I then turn the dough ¼ turn as I'm moving it back to the starting point and do that same roll/push maneuver 2 more times.
I do this over and over for about 8-10 minutes until the dough starts feeling very elastic.
I have found that the faster I knead, the less it sticks to my hands and the work surface.
Add flour if necessary to keep the dough from sticking too much but you don't want to add much.. just a small amount.
The dough should be just a tad sticky for it to turn into a good pizza.
Form the finished dough into a ball then lightly flour it on all sides.
Place it back into the bowl and cover with plastic wrap. Place it in a warm place such as on top of the fridge or in the garage so it can rise for 1 hour.
During this time the dough will double in size.
After the hour is up, you will see that it has gotten at least twice as big as it was.
Remove the plastic wrap and punch it down with your fist.
Remove the ball from the bowl and lay it on the work surface. Use a knife to separate it into 2 equal pieces.
Place each of those 2 pieces into a large gallon-sized zip top bag and place into the fridge for at least 3 hours. I have had the best luck with dough that has been in the fridge for 12+ hours.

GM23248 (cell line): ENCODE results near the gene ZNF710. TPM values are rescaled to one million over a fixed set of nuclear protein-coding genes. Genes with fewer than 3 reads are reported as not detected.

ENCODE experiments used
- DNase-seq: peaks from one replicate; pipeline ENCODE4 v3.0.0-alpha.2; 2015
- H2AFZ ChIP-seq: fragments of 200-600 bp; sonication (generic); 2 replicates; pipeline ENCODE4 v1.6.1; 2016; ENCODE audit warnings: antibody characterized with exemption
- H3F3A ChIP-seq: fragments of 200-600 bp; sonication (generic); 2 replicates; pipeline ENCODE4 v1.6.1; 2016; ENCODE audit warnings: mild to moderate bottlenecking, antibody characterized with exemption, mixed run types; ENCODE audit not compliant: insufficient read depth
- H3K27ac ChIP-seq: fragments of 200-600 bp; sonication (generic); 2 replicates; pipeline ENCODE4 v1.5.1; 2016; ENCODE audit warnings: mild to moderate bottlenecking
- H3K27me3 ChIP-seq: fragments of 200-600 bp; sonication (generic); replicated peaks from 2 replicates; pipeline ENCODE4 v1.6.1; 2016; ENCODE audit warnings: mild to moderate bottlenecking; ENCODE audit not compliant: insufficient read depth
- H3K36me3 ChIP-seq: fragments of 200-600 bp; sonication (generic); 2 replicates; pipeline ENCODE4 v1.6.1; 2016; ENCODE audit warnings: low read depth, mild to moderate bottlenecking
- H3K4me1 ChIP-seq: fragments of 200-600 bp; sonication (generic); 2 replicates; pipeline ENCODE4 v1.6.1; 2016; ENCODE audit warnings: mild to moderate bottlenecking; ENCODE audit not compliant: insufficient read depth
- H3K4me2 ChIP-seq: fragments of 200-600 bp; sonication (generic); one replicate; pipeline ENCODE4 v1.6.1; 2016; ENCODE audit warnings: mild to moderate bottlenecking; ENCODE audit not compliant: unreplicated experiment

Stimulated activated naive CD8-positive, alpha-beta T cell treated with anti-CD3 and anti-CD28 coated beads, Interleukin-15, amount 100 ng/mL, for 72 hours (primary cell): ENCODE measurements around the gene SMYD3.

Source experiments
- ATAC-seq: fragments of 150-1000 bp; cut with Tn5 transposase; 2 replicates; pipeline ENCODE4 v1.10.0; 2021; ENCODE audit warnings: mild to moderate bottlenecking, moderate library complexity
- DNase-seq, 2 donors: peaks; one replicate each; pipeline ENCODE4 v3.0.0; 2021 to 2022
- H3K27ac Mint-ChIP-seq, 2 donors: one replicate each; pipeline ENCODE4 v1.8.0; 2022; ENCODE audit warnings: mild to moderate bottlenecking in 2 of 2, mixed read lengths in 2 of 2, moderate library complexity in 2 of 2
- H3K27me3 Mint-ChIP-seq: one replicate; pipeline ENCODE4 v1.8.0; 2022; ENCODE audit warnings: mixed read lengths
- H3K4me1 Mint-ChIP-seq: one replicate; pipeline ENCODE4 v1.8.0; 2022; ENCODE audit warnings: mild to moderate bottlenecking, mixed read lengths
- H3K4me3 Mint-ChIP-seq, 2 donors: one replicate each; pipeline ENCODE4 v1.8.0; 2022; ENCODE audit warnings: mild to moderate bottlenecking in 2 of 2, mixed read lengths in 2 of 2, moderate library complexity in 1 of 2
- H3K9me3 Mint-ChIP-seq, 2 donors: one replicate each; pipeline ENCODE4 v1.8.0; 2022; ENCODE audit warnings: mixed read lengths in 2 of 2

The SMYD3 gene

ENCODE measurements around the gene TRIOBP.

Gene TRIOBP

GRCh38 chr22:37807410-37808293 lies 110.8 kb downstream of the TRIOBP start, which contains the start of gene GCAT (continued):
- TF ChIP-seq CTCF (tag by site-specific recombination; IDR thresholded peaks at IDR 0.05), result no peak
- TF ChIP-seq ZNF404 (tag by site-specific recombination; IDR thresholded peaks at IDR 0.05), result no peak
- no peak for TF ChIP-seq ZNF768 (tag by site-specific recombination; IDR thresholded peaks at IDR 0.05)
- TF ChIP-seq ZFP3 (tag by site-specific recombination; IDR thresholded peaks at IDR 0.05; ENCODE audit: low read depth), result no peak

It continues to rise while it's in the fridge and this is known as the “cool rise”.
Leave in the fridge until you are ready to start making your pizzas.
I have read a LOT of pizza dough recipes and almost every one of them says to let your dough come to room temperature before stretching it.
This recipe proves that it is best to stretch the dough while it is still cold. Your hands will warm it up as you stretch it and if you're careful, you'll be able to do a 16″ diameter pizza with each of these balls that is very thin like the New York style. You can also stretch it less if you like a more traditional pizza.
To stretch the dough, hold it on the sides sort of like you'd hold the steering wheel of your car with your hands only a few inches from each other.